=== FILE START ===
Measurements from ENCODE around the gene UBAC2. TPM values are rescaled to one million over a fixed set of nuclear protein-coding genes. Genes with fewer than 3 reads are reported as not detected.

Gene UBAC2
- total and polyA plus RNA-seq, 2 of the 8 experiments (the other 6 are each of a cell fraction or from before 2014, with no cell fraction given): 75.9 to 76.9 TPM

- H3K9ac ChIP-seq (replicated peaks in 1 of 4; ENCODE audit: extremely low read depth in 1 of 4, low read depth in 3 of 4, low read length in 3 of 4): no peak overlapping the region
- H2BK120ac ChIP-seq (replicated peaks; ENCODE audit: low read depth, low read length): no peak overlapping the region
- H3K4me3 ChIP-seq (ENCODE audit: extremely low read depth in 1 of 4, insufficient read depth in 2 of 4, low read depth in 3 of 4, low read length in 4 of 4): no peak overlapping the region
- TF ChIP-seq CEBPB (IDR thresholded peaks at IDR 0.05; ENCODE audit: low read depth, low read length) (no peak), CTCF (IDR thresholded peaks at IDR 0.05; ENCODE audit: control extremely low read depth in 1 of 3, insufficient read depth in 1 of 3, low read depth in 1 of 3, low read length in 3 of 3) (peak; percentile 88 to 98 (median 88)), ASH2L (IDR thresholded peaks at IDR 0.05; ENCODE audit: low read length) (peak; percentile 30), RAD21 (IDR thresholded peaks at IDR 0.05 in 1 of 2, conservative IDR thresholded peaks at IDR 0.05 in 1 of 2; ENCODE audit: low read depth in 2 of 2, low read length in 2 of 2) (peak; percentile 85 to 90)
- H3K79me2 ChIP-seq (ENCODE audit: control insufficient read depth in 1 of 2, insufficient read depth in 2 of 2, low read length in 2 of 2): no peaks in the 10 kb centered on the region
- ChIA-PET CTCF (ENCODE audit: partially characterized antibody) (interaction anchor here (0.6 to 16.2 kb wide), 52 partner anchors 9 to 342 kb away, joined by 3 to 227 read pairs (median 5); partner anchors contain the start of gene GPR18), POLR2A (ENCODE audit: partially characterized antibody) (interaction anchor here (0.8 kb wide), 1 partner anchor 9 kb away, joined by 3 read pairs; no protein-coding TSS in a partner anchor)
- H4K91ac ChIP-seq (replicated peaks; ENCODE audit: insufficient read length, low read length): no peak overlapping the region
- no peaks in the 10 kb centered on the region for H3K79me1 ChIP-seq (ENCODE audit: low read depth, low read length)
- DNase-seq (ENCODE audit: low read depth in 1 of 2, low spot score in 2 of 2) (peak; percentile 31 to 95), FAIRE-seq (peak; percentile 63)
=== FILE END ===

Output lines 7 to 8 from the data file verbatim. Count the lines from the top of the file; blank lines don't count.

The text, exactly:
- TF ChIP-seq CEBPB (IDR thresholded peaks at IDR 0.05; ENCODE audit: low read depth, low read length) (no peak), CTCF (IDR thresholded peaks at IDR 0.05; ENCODE audit: control extremely low read depth in 1 of 3, insufficient read depth in 1 of 3, low read depth in 1 of 3, low read length in 3 of 3) (peak; percentile 88 to 98 (median 88)), ASH2L (IDR thresholded peaks at IDR 0.05; ENCODE audit: low read length) (peak; percentile 30), RAD21 (IDR thresholded peaks at IDR 0.05 in 1 of 2, conservative IDR thresholded peaks at IDR 0.05 in 1 of 2; ENCODE audit: low read depth in 2 of 2, low read length in 2 of 2) (peak; percentile 85 to 90)
- H3K79me2 ChIP-seq (ENCODE audit: control insufficient read depth in 1 of 2, insufficient read depth in 2 of 2, low read length in 2 of 2): no peaks in the 10 kb centered on the region